Review Round-Up: “Come As You Are” And “The Misogynists”


We return once again to the review round-up, ladies and gentlemen! As always, this comes when the week just had too many films to review, so we’re bringing the remaining ones together in one handy post. Today, we have a pair of movies hoping to grab your interest this weekend. They are, as tends to be the case, quite different from one another. We have the road trip comedy Comes As You Are, as well as the satirical comedy The Misogynists. One of the two is actually among the best titles of the year so far. The other? Well, not so much. Read on to find out more…

Come As You Are


There are a number of ways that Come As You Are could have gone very wrong. A road trip comedy, sprinkled in with dramatic elements, featuring a trio of disabled individuals hoping to lose their virginity? The potentially for something horribly misguided was palpable, here. Luckily, as much as this is the sort of premise that a 1980’s raunchy comedy could have gone to questionable lengths with (or worse, a post American Pie style mean spirited ripoff), this flick has much more in common with something like The Peanut Butter Falcon. It’s a well done crowd pleaser that actually ranks among the best movies of 2020 so far, believe it or not.

The film is, as mentioned above, a road trip comedy, or maybe more specifically a dramedy, since it does hit some fairly emotional beats. Quickly, we’re introduced to Scotty (Grant Rosenmeyer) and Mo (Ravi Patel), two disabled friends. The former doesn’t have the use of his limbs and is confined to a motorized wheelchair, while the latter is legally blind. When a new guy named Matt (Hayden Szeto) comes to the clinic that Scotty gets treatment at and Mo works at, there’s initially tension, since Matt seems “cool” and is only in a wheelchair after an accident. Then, an opportunity arises. Scotty finds out about a brothel in Canada that caters to people with disabilities. Recruiting Matt and Mo, the three virgins set off on a road trip to get deflowered. Long under the thumb of their families, they escape across the border with a traveling nurse named Sam (Gabourey Sidibe), on a question for not just sex, but independence. Richard Wong directs a screenplay by Erik Linthorst (Wong also handles the cinematography), with music by Jeremy Turner. Supporting players include Janeane Garofalo, Jennifer Jelsema, C.S. Lee, and more.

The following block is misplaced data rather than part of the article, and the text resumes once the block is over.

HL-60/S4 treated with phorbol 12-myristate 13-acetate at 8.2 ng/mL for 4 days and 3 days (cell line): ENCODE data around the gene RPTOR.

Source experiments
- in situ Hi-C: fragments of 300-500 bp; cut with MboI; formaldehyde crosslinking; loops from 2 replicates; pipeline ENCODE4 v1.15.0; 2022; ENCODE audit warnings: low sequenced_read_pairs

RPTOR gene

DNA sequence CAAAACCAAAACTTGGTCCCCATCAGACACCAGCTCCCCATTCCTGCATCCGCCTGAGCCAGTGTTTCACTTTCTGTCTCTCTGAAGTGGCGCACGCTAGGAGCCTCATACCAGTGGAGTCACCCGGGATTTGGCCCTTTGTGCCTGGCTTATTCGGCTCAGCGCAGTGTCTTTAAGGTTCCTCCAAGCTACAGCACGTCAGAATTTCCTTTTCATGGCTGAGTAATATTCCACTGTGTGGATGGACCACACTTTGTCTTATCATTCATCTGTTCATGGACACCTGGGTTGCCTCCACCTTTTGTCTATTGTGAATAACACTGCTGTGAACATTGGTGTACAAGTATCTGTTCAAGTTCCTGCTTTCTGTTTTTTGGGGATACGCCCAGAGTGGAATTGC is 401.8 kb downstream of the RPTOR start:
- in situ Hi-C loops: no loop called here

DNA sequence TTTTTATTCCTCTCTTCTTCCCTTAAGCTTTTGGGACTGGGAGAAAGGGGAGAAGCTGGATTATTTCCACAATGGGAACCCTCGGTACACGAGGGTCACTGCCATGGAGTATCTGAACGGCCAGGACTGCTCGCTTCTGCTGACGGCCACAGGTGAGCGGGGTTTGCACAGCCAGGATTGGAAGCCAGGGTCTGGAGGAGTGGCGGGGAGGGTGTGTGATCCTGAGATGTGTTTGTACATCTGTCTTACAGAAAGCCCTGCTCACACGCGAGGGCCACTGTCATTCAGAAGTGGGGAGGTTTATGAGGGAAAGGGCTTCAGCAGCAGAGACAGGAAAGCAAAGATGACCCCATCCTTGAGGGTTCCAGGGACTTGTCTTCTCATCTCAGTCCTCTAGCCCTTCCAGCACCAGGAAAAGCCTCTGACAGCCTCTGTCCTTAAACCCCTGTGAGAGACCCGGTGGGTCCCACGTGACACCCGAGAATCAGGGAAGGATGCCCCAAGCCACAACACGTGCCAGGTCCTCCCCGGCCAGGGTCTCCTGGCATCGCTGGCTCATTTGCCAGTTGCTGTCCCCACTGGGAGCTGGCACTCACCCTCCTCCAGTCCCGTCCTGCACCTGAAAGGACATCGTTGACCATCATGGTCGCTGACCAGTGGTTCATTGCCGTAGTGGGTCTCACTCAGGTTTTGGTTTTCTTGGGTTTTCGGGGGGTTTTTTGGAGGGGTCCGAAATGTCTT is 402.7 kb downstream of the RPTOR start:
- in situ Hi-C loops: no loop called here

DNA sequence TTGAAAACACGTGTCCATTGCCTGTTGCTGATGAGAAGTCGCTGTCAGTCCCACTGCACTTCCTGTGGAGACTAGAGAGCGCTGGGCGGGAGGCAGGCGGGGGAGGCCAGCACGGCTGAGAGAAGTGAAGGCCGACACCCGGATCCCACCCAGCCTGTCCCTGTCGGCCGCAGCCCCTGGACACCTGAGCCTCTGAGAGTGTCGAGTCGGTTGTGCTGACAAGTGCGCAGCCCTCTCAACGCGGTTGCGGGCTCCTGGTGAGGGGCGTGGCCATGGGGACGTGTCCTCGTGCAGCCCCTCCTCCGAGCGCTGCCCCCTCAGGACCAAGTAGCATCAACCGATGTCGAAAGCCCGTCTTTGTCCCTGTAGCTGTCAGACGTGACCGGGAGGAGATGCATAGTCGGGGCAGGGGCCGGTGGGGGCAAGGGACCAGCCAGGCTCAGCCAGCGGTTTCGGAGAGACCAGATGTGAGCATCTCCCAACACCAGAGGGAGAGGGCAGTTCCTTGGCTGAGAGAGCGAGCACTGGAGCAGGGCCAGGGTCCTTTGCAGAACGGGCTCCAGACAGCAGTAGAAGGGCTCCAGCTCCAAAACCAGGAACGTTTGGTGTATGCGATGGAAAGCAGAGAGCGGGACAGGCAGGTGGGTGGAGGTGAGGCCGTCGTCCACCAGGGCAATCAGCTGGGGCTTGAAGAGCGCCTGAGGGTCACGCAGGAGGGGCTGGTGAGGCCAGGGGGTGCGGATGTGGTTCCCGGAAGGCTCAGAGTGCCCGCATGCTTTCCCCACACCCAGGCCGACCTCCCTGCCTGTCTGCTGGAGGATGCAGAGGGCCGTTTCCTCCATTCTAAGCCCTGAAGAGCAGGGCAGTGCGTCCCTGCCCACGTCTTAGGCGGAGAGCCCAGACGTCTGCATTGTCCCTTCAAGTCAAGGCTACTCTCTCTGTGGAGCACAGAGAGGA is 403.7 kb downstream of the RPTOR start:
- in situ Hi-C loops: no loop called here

What makes this so enjoyable is the chemistry between the three leads. Grant Rosenmeyer, Ravi Patel, and Hayden Szeto are fun, likable, and three dimensional characters. Rosenmeyer mixes his over-sexed and sometimes abrasive nature with an earnest desire to be more than his disability, seen through the tensions with his mother, but also his rapping. Patel is an intuitive and kind soul, the moral arc of the trio. Szeto has the charisma, helping them talk their way out of some of the trouble they get in. Together, they’re quite the group. Gabourey Sidibe turns in some nice work, too, not just with pointed comedic timing, but also presenting Sam as a love interest for Mo in the third act.

Come As You Are needed a deft touch, and both Linthorst and Wong have it. They’re never laughing at their characters, only with them. Occasionally, the move towards drama from comedy is a little jarring, and some of the points being made are on the nose, but it’s undeniable that this movie wants to make you laugh, smile, and celebrate life. In that realm, it’s an unqualified success.